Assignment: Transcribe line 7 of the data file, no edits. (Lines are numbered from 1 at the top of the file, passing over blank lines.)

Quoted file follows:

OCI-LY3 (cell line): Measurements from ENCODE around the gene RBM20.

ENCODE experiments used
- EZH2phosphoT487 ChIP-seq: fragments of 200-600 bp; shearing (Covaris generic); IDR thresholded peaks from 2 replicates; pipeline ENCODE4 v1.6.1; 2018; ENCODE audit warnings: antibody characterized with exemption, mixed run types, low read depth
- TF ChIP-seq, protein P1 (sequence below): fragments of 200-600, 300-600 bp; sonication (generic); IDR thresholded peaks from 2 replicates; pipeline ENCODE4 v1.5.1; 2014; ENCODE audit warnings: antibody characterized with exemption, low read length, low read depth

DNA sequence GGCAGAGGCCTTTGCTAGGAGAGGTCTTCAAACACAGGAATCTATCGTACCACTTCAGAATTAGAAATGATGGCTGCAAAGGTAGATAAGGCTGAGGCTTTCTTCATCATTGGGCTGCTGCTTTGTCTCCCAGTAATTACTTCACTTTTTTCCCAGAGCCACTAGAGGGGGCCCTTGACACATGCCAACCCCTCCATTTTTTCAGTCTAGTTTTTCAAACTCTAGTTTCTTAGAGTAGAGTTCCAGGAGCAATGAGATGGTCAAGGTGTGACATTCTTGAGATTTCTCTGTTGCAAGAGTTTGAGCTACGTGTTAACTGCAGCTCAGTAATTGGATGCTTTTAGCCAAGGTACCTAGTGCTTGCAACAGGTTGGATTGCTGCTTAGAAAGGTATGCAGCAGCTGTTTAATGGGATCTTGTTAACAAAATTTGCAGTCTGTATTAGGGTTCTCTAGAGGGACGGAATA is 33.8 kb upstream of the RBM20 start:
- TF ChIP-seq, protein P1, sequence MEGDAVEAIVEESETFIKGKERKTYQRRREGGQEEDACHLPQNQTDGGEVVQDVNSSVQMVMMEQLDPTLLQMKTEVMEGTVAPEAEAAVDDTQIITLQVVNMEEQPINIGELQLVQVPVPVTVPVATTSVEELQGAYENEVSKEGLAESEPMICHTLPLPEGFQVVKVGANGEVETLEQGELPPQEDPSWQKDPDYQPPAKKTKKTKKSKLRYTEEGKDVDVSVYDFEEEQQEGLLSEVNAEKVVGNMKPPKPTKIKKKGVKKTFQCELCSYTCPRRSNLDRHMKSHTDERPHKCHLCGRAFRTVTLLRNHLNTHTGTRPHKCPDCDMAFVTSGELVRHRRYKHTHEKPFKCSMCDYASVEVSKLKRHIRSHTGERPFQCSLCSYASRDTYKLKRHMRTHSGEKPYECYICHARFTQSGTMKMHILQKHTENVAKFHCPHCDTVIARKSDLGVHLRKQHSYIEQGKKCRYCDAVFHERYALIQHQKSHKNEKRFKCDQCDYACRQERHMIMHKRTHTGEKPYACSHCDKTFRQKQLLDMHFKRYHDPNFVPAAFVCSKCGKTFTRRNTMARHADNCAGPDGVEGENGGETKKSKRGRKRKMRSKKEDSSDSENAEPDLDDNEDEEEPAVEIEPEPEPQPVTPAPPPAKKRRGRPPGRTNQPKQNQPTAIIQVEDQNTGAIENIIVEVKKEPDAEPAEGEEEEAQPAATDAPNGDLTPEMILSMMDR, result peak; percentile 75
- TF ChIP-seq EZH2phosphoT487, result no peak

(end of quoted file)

- TF ChIP-seq EZH2phosphoT487, result no peak